The incised panels of the exteriors of the houses mirrored the popularity of the Eastlake Style of the interiors. Carved marble fireplace mantels had the same incised patterns, as did the woodwork. It was all about pattern. The floors in the higher end houses had geometric border patterns in the parquet flooring, and etched glass was popular for the glass panels in doors, transoms, and in the glass globes of lighting fixtures. The furnishings of the day included incised or “spoon carved” flat wood furniture pieces, as well as more ornately carved Eastlake designs, which were often ebonized so that the patterns in the wood stood out.
Isaac Reynolds mastered the Neo-Grec, especially in Bedford. Architect and historian Morgan Munsey, who has extensively researched Bedford and Stuyvesant Heights, has a list of at least 80 Isaac Reynolds houses just in the central Bedford area alone, in the relatively small section now calendared for landmarking. He worked for several different developers, all of whom worked on a large scale for the time. They include S.E.C. Russell, for whom he designed dozens of houses on different Bedford blocks, as well as Herman Phillips and William H. Reynolds. The latter, who was a prolific developer and character in his own right, does not seem to be related to Isaac, at least Morgan and I have never found a connection.
These houses are on Arlington Place, several consecutive blocks of Jefferson and Hancock Streets, as well as on Putnam and Macon. Since the scope of the proposed Bedford Historic District is relatively small, only concerning the blocks between Fulton Street and Madison Streets, there are plenty of central Brooklyn brownstone blocks that he probably also had a hand in designing that have not been researched yet. There are more Neo-Grec brownstones in Bedford than in any other Brooklyn neighborhood.
Most of Isaac Reynold’s Bedford work was accomplished in the 1880s. Neo-Grecs can get a bit cookie cutter as much as the Italianates could, so he liked to add interesting features to his houses, often designing unique two sided bays, or adding interesting ornamental patterns not found on other similar houses. His group of four houses at 196-202 MacDonough Street in Stuyvesant Heights also has ornamental iron cresting. His Neo-Grec work in Bedford includes three and four story houses, in different widths and patterns. On Hancock Street, between Bedford and Nostrand, he designed two large groups of houses facing each other on opposite sides of the block.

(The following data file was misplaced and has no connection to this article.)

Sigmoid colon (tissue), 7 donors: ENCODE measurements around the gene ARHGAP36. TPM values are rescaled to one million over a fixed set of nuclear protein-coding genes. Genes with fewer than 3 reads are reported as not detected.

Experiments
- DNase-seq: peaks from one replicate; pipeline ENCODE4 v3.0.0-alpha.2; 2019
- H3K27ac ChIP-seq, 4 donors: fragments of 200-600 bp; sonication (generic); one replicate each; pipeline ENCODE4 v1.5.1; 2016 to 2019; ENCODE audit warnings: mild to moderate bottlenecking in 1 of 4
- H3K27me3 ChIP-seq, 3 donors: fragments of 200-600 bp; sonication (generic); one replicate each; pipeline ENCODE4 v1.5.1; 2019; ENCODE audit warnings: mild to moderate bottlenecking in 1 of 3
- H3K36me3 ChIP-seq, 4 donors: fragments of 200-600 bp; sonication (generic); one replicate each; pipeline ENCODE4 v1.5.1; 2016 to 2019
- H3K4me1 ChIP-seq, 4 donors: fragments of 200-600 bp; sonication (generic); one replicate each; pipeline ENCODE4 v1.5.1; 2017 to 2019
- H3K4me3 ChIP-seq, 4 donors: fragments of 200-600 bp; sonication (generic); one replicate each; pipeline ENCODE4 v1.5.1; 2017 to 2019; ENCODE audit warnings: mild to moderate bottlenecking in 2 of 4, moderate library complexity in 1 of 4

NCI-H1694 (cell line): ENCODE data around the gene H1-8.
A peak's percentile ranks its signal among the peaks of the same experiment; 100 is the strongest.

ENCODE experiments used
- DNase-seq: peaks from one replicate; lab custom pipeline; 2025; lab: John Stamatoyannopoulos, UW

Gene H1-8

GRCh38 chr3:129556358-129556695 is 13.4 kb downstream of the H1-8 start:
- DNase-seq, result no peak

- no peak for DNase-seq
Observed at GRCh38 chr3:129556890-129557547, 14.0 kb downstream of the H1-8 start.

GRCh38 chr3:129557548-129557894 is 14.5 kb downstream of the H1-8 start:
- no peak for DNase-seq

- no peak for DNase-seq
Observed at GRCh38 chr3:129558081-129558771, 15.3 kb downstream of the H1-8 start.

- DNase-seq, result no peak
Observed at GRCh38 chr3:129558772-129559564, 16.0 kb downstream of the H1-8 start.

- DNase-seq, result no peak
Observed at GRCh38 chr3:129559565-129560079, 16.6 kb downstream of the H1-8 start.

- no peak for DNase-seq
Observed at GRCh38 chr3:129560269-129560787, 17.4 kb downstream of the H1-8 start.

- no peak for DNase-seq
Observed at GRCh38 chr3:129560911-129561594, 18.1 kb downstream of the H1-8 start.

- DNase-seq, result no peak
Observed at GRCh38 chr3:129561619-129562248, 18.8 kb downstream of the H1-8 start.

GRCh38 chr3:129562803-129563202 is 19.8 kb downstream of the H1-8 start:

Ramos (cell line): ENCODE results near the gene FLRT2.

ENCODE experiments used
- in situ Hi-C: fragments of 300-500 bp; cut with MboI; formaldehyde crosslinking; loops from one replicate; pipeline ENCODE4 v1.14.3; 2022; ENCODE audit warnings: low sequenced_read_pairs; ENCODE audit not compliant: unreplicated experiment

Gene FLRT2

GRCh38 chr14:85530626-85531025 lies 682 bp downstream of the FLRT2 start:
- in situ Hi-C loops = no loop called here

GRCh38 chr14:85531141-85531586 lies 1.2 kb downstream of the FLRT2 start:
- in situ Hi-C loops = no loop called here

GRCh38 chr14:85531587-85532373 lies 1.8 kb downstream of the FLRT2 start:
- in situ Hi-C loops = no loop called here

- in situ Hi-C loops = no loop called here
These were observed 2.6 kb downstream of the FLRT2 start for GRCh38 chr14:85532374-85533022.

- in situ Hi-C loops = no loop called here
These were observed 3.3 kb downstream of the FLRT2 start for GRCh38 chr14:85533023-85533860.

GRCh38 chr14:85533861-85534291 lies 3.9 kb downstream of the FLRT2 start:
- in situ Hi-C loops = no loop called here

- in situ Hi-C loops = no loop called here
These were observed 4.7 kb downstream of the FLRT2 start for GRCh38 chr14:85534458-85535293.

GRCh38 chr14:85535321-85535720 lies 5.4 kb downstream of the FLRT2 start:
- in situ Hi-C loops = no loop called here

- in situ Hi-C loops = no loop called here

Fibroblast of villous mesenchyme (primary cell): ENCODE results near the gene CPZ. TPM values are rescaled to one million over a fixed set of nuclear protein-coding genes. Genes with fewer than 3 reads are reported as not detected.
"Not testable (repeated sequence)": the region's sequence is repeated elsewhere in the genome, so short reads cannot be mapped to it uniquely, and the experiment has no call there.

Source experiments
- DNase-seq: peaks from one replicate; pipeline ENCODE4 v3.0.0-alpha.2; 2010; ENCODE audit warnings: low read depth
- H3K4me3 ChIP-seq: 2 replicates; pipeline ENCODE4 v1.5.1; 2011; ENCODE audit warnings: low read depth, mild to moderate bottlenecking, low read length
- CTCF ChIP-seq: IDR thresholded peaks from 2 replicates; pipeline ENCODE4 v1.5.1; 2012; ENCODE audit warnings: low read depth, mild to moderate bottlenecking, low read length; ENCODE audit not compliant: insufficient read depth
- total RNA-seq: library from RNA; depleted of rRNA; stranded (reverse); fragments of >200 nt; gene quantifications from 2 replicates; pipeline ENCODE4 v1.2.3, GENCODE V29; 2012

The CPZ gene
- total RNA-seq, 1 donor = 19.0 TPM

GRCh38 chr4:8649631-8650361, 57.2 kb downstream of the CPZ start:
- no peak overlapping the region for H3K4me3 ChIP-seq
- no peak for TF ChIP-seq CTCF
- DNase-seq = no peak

By 1889, styles had changed, and Neo-Grec had long been passé. By that time, his son Herbert had completed his architectural training, and joined the firm. The name was changed to I.D. Reynolds & Son. They continued to design in Bedford, Stuyvesant Heights, Prospect Heights and Park Slope. After about 1886, buildings by the father, and then father and son were in the popular Queen Anne style. Brick and brownstone combinations, lots of terra cotta, stained glass and other popular mediums were added to the Reynolds repertoire.
Isaac Reynolds never retired. He died on November 11, 1894 at the age of 63. He died at home, on Hart Street, where his funeral took place. Herbert is on record practicing in Brooklyn until around 1905. Josephine, Isaac and Amy’s eldest daughter died in 1912. Amy Reynolds died two years later, in 1914. She was 87 years old. Herbert B. Reynolds, who lived at 326 Hancock Street, surrounded by his father’s homes, died in 1920.
He never became a household name on the society pages like Montrose Morris, and he never designed any of Brooklyn’s great public buildings, like Rudolfe Daus, but Isaac Reynolds, alone and with his son, built some of the finest neighborhoods in Brooklyn. No matter what style they designed in, or what they were designing, an Isaac D. Reynolds house was a good one. I ought to know, I lived in one for seventeen years, to date, the most beautiful house I’ve ever lived in.
(Photo:196-202 MacDonough St. Stuyvesant Heights. Christopher Bride for Property Shark)